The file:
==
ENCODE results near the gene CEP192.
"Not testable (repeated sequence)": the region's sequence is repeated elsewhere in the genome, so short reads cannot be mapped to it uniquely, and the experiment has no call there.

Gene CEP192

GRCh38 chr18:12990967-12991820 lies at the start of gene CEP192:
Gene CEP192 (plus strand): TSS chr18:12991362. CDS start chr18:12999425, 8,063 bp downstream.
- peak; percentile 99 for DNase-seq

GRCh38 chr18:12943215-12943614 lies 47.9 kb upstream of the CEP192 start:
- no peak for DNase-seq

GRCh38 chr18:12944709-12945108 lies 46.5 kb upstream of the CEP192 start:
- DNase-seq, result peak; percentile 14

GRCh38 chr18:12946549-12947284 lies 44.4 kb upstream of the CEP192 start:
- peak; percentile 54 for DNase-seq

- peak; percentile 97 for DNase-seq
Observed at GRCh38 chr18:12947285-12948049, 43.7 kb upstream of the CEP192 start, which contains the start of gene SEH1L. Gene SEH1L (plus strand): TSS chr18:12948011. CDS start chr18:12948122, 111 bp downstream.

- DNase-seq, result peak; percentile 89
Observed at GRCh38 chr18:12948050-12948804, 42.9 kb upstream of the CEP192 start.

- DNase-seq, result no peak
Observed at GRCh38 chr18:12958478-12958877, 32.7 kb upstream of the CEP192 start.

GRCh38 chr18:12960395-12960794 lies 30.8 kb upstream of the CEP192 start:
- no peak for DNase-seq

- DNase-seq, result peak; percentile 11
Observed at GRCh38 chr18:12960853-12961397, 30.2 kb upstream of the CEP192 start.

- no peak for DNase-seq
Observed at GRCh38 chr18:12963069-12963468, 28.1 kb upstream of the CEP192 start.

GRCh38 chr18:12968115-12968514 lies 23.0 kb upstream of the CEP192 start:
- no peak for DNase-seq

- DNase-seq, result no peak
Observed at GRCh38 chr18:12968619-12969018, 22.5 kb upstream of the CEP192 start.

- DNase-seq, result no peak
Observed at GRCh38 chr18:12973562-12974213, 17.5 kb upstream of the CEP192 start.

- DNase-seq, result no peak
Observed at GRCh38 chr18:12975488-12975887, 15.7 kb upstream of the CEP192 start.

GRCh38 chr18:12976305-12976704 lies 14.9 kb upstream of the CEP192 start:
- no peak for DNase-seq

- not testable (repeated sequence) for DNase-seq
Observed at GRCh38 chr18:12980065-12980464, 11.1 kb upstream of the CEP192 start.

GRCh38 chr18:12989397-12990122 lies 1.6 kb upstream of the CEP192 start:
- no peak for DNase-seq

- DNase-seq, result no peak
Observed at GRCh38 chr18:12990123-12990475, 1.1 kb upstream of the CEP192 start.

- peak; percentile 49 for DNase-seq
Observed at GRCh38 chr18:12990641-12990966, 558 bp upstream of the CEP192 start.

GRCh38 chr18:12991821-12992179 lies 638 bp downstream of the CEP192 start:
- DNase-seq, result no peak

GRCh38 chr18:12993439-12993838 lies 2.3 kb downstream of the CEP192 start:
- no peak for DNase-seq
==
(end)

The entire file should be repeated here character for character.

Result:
ENCODE results near the gene CEP192.
"Not testable (repeated sequence)": the region's sequence is repeated elsewhere in the genome, so short reads cannot be mapped to it uniquely, and the experiment has no call there.

Gene CEP192

GRCh38 chr18:12990967-12991820 lies at the start of gene CEP192:
Gene CEP192 (plus strand): TSS chr18:12991362. CDS start chr18:12999425, 8,063 bp downstream.
- peak; percentile 99 for DNase-seq

GRCh38 chr18:12943215-12943614 lies 47.9 kb upstream of the CEP192 start:
- no peak for DNase-seq

GRCh38 chr18:12944709-12945108 lies 46.5 kb upstream of the CEP192 start:
- DNase-seq, result peak; percentile 14

GRCh38 chr18:12946549-12947284 lies 44.4 kb upstream of the CEP192 start:
- peak; percentile 54 for DNase-seq

- peak; percentile 97 for DNase-seq
Observed at GRCh38 chr18:12947285-12948049, 43.7 kb upstream of the CEP192 start, which contains the start of gene SEH1L. Gene SEH1L (plus strand): TSS chr18:12948011. CDS start chr18:12948122, 111 bp downstream.

- DNase-seq, result peak; percentile 89
Observed at GRCh38 chr18:12948050-12948804, 42.9 kb upstream of the CEP192 start.

- DNase-seq, result no peak
Observed at GRCh38 chr18:12958478-12958877, 32.7 kb upstream of the CEP192 start.

GRCh38 chr18:12960395-12960794 lies 30.8 kb upstream of the CEP192 start:
- no peak for DNase-seq

- DNase-seq, result peak; percentile 11
Observed at GRCh38 chr18:12960853-12961397, 30.2 kb upstream of the CEP192 start.

- no peak for DNase-seq
Observed at GRCh38 chr18:12963069-12963468, 28.1 kb upstream of the CEP192 start.

GRCh38 chr18:12968115-12968514 lies 23.0 kb upstream of the CEP192 start:
- no peak for DNase-seq

- DNase-seq, result no peak
Observed at GRCh38 chr18:12968619-12969018, 22.5 kb upstream of the CEP192 start.

- DNase-seq, result no peak
Observed at GRCh38 chr18:12973562-12974213, 17.5 kb upstream of the CEP192 start.

- DNase-seq, result no peak
Observed at GRCh38 chr18:12975488-12975887, 15.7 kb upstream of the CEP192 start.

GRCh38 chr18:12976305-12976704 lies 14.9 kb upstream of the CEP192 start:
- no peak for DNase-seq

- not testable (repeated sequence) for DNase-seq
Observed at GRCh38 chr18:12980065-12980464, 11.1 kb upstream of the CEP192 start.

GRCh38 chr18:12989397-12990122 lies 1.6 kb upstream of the CEP192 start:
- no peak for DNase-seq

- DNase-seq, result no peak
Observed at GRCh38 chr18:12990123-12990475, 1.1 kb upstream of the CEP192 start.

- peak; percentile 49 for DNase-seq
Observed at GRCh38 chr18:12990641-12990966, 558 bp upstream of the CEP192 start.

GRCh38 chr18:12991821-12992179 lies 638 bp downstream of the CEP192 start:
- DNase-seq, result no peak

GRCh38 chr18:12993439-12993838 lies 2.3 kb downstream of the CEP192 start:
- no peak for DNase-seq